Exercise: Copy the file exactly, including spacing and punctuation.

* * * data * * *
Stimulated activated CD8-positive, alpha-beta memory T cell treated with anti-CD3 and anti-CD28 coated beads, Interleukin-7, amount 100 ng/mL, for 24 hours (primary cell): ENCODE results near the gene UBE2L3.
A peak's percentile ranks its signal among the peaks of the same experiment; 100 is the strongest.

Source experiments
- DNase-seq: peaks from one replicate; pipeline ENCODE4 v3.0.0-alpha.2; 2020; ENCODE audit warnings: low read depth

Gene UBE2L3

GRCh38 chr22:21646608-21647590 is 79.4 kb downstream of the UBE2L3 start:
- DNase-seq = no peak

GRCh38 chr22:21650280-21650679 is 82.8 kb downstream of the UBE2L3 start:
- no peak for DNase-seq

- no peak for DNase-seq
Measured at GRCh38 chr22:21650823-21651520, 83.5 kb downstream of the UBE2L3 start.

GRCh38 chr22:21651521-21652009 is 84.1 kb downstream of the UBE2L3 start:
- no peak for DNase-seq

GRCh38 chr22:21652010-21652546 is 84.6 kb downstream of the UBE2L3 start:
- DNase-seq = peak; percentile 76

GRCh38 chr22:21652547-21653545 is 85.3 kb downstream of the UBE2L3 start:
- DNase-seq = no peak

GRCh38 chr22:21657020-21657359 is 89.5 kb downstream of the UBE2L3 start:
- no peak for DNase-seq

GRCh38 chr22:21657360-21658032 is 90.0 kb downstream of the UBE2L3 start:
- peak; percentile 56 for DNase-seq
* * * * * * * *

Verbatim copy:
Stimulated activated CD8-positive, alpha-beta memory T cell treated with anti-CD3 and anti-CD28 coated beads, Interleukin-7, amount 100 ng/mL, for 24 hours (primary cell): ENCODE results near the gene UBE2L3.
A peak's percentile ranks its signal among the peaks of the same experiment; 100 is the strongest.

Source experiments
- DNase-seq: peaks from one replicate; pipeline ENCODE4 v3.0.0-alpha.2; 2020; ENCODE audit warnings: low read depth

Gene UBE2L3

GRCh38 chr22:21646608-21647590 is 79.4 kb downstream of the UBE2L3 start:
- DNase-seq = no peak

GRCh38 chr22:21650280-21650679 is 82.8 kb downstream of the UBE2L3 start:
- no peak for DNase-seq

- no peak for DNase-seq
Measured at GRCh38 chr22:21650823-21651520, 83.5 kb downstream of the UBE2L3 start.

GRCh38 chr22:21651521-21652009 is 84.1 kb downstream of the UBE2L3 start:
- no peak for DNase-seq

GRCh38 chr22:21652010-21652546 is 84.6 kb downstream of the UBE2L3 start:
- DNase-seq = peak; percentile 76

GRCh38 chr22:21652547-21653545 is 85.3 kb downstream of the UBE2L3 start:
- DNase-seq = no peak

GRCh38 chr22:21657020-21657359 is 89.5 kb downstream of the UBE2L3 start:
- no peak for DNase-seq

GRCh38 chr22:21657360-21658032 is 90.0 kb downstream of the UBE2L3 start:
- peak; percentile 56 for DNase-seq